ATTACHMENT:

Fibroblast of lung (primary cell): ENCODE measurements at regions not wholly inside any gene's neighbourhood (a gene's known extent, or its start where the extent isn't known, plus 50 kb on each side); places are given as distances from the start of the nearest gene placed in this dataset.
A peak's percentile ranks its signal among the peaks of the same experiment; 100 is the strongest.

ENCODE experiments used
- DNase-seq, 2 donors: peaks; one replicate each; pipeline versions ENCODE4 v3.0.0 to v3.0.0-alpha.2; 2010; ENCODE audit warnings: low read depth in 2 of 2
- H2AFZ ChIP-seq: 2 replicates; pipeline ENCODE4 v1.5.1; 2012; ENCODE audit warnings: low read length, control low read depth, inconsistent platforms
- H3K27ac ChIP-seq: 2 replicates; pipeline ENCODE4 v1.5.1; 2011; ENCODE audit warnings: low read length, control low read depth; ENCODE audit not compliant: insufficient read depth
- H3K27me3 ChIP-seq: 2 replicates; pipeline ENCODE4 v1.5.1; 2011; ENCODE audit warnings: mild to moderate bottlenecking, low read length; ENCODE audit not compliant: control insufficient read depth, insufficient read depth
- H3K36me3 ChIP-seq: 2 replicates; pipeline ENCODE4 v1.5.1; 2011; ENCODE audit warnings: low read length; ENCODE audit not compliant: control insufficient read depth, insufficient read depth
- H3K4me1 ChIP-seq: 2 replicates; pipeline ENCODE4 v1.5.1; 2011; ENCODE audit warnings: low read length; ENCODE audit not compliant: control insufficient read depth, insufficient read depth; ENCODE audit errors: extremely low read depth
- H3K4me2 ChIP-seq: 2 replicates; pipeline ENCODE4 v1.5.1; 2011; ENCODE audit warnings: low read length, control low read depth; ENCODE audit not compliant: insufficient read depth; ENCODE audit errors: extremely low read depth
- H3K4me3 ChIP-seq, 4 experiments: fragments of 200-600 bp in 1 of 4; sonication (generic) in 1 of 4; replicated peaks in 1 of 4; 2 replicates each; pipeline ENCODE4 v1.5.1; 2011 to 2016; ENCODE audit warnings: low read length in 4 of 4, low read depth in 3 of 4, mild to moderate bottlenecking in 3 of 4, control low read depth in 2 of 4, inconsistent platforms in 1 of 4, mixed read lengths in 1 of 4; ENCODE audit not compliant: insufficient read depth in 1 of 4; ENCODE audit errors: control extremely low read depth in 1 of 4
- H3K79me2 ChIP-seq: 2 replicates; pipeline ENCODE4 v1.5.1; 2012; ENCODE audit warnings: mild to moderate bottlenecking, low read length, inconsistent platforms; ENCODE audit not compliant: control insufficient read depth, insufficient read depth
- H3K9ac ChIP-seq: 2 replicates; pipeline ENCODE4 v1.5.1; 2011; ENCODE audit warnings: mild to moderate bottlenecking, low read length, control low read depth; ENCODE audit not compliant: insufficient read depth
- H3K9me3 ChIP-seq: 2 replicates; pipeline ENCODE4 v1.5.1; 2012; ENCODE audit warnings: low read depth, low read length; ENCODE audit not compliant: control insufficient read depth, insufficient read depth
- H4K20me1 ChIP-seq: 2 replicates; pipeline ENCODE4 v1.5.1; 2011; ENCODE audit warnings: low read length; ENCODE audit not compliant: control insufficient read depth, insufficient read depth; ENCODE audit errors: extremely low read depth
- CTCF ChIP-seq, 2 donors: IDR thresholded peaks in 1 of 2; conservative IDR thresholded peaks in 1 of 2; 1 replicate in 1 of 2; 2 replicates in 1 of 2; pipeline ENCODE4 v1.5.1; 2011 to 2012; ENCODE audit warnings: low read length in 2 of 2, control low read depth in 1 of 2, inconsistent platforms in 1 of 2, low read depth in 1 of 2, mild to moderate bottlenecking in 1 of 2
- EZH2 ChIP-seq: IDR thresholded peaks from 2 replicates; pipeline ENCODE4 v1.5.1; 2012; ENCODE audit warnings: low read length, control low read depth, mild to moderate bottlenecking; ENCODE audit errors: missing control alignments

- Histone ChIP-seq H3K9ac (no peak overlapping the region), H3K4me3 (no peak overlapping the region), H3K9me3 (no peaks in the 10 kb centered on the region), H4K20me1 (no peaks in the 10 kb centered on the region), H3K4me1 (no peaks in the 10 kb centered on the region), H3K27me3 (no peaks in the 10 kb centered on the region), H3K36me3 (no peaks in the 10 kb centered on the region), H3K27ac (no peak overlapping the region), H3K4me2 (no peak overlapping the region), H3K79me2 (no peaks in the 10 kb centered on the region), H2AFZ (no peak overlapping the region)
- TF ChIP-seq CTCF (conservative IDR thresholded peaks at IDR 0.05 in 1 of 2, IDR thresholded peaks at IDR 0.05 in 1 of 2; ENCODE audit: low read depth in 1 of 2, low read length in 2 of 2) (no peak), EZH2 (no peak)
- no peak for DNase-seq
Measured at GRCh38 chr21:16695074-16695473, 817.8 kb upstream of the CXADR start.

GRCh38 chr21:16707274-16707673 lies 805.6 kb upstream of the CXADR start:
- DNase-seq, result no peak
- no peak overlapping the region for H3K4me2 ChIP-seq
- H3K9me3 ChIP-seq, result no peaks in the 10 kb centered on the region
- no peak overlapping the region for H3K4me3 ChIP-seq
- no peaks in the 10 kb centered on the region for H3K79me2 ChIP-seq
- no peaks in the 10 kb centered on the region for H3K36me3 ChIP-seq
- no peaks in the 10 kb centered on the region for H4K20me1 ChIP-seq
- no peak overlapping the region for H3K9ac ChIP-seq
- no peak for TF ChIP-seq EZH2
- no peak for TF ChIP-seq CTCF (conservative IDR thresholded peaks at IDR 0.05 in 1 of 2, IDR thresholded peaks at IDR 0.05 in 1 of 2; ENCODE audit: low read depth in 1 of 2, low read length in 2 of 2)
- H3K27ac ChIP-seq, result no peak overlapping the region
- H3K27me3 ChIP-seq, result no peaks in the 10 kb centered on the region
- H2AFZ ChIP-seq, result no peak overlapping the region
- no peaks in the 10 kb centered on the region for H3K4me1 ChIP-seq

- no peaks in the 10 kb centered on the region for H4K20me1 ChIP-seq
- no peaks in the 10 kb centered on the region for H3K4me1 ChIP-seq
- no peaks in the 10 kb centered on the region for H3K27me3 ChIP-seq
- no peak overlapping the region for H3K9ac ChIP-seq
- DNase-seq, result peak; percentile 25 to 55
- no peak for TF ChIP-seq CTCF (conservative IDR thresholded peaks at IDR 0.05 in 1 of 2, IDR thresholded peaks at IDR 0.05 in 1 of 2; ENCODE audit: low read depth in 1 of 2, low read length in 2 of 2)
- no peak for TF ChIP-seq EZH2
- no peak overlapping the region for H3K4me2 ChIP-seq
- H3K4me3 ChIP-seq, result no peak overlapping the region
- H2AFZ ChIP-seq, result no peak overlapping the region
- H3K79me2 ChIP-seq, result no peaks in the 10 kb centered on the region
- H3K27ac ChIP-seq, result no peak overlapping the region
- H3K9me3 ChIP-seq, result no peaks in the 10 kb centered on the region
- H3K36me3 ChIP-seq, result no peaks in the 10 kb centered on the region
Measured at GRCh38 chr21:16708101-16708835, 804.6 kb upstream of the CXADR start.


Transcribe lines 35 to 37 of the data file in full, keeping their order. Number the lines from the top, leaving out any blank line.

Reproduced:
- H2AFZ ChIP-seq, result no peak overlapping the region
- no peaks in the 10 kb centered on the region for H3K4me1 ChIP-seq

- no peaks in the 10 kb centered on the region for H4K20me1 ChIP-seq